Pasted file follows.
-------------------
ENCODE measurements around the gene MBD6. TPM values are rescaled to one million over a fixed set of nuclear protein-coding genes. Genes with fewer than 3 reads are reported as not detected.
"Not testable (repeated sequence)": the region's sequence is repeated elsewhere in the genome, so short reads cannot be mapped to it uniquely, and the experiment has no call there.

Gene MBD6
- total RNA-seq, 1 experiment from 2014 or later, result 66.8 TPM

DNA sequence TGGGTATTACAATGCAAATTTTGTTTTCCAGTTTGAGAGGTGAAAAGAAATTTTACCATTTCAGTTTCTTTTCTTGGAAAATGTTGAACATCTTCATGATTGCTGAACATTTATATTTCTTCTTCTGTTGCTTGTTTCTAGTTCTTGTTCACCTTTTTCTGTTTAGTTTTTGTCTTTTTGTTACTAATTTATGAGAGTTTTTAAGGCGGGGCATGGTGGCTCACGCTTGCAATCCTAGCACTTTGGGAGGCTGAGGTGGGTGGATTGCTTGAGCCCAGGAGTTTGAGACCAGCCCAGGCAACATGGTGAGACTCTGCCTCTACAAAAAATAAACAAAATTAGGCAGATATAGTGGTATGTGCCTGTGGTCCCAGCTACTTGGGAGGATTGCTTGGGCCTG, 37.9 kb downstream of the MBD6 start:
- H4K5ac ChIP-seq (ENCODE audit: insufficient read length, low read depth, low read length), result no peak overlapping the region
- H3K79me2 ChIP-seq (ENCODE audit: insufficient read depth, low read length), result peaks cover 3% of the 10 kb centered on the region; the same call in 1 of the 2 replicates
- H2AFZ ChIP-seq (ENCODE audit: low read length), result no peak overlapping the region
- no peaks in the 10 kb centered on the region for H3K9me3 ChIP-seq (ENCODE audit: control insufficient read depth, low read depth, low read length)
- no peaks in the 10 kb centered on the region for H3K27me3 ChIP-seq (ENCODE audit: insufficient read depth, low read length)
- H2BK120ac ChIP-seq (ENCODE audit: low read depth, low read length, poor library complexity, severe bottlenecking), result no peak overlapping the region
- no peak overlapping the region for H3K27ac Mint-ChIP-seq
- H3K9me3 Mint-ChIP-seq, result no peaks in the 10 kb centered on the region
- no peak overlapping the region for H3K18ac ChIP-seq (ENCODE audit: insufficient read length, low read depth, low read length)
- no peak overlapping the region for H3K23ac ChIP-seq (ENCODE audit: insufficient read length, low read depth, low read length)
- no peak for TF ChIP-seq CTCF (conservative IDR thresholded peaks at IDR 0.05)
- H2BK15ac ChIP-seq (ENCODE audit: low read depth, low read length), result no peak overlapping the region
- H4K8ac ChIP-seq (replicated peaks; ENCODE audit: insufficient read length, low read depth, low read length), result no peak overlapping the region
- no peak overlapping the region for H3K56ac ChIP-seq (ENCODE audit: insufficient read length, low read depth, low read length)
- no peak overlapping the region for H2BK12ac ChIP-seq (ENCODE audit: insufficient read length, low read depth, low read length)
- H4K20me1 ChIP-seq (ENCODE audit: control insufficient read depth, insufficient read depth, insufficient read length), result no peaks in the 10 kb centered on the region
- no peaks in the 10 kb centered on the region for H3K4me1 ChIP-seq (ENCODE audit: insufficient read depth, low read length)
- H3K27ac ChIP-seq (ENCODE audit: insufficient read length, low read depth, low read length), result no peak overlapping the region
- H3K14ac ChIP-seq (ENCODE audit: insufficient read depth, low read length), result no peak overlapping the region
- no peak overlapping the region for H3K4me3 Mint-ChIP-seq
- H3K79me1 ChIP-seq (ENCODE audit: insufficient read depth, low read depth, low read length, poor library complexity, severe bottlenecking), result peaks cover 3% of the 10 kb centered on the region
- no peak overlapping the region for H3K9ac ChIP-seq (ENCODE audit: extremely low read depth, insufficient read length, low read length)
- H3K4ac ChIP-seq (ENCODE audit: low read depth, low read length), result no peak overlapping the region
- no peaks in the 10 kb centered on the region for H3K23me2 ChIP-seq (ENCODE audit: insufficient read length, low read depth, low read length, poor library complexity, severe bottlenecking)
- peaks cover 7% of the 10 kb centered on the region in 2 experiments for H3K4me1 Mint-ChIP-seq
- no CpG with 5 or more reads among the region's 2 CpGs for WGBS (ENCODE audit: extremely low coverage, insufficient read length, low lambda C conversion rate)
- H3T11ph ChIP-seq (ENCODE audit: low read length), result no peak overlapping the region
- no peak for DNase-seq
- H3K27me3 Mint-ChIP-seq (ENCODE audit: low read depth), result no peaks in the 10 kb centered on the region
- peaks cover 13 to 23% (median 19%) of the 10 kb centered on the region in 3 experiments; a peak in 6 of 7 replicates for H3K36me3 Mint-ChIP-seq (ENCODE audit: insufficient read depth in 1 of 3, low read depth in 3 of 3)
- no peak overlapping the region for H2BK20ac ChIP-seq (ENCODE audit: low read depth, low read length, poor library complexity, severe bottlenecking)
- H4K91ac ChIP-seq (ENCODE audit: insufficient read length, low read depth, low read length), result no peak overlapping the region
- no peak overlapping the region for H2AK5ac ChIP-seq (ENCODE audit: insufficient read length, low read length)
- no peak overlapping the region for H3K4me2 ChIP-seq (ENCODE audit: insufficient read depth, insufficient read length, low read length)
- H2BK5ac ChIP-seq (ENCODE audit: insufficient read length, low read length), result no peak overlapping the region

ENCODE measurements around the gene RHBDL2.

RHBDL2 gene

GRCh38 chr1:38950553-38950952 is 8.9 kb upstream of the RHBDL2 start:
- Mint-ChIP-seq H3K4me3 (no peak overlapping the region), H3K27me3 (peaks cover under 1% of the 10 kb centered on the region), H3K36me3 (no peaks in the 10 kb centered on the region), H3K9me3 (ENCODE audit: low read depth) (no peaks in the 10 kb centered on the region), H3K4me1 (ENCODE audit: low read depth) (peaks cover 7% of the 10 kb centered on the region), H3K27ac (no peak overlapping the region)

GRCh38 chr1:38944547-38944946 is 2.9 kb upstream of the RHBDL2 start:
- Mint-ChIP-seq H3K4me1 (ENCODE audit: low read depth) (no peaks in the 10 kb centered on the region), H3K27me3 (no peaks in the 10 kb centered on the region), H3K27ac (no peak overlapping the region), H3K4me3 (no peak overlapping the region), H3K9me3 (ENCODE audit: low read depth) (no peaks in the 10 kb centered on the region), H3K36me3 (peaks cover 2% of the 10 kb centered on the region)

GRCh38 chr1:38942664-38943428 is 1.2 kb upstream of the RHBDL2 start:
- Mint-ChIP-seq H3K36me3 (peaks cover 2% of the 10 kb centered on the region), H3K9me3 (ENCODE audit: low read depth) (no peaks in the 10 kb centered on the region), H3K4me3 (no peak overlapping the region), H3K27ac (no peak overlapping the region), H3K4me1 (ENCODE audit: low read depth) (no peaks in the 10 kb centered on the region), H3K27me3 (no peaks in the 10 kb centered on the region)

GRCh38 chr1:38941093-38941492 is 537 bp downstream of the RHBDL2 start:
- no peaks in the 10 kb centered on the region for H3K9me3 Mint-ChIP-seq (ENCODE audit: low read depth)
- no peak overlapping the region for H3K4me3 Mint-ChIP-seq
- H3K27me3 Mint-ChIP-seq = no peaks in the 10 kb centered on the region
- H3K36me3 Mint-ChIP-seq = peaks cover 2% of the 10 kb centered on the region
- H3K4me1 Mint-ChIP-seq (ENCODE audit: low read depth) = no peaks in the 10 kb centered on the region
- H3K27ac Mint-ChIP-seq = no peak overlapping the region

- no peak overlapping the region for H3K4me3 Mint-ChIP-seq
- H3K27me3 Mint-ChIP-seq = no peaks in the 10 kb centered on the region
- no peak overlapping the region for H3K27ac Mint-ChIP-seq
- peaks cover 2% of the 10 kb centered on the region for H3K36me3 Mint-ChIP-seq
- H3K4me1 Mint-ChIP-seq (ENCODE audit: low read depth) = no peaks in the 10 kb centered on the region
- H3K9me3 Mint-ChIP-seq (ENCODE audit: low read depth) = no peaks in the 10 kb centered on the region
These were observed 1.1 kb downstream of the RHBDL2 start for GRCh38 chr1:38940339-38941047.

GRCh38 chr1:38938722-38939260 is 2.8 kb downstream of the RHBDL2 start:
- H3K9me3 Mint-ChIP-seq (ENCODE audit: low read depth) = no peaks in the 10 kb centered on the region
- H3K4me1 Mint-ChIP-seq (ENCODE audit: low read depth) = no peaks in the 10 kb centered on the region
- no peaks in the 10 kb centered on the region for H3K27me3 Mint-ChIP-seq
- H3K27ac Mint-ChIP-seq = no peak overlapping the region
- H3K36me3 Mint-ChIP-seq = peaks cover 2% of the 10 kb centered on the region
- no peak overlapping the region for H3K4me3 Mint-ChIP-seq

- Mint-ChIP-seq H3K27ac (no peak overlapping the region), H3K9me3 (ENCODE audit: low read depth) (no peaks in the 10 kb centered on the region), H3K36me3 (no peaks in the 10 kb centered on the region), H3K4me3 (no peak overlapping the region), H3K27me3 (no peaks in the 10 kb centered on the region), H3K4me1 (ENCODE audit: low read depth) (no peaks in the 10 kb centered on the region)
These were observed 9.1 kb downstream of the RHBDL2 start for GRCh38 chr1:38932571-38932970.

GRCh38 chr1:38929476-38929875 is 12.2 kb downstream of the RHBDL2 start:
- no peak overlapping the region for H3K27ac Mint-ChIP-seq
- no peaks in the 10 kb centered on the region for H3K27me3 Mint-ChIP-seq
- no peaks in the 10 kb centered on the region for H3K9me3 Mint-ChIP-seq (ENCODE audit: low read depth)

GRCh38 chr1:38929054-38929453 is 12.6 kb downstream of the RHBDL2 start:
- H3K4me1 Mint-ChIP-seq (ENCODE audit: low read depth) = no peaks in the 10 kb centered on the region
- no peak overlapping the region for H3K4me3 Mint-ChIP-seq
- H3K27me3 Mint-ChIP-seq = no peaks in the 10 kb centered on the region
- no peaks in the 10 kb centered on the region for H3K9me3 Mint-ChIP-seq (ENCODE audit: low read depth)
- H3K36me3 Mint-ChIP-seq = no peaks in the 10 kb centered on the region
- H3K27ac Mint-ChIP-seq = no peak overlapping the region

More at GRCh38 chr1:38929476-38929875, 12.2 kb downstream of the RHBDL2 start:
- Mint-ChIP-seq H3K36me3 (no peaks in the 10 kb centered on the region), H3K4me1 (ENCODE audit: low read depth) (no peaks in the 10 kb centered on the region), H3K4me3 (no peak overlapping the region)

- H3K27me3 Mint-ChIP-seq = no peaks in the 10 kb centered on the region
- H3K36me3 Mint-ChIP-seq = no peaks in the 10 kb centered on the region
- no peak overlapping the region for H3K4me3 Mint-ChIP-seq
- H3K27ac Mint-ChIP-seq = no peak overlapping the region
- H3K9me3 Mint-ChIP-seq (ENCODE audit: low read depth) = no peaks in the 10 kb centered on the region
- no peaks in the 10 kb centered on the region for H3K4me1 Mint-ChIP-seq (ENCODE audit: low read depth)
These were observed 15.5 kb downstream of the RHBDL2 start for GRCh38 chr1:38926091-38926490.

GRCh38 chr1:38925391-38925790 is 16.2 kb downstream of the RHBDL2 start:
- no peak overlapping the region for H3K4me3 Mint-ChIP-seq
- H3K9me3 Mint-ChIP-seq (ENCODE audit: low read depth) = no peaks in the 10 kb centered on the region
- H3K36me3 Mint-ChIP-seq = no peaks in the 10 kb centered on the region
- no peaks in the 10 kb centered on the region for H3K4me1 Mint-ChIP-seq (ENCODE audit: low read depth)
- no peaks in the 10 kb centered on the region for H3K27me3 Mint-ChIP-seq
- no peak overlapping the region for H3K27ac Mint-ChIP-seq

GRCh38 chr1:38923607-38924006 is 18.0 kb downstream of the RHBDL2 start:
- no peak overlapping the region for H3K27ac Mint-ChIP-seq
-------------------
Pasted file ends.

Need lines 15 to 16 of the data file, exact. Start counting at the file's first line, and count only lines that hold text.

- no peak overlapping the region for H3K23ac ChIP-seq (ENCODE audit: insufficient read length, low read depth, low read length)
- no peak for TF ChIP-seq CTCF (conservative IDR thresholded peaks at IDR 0.05)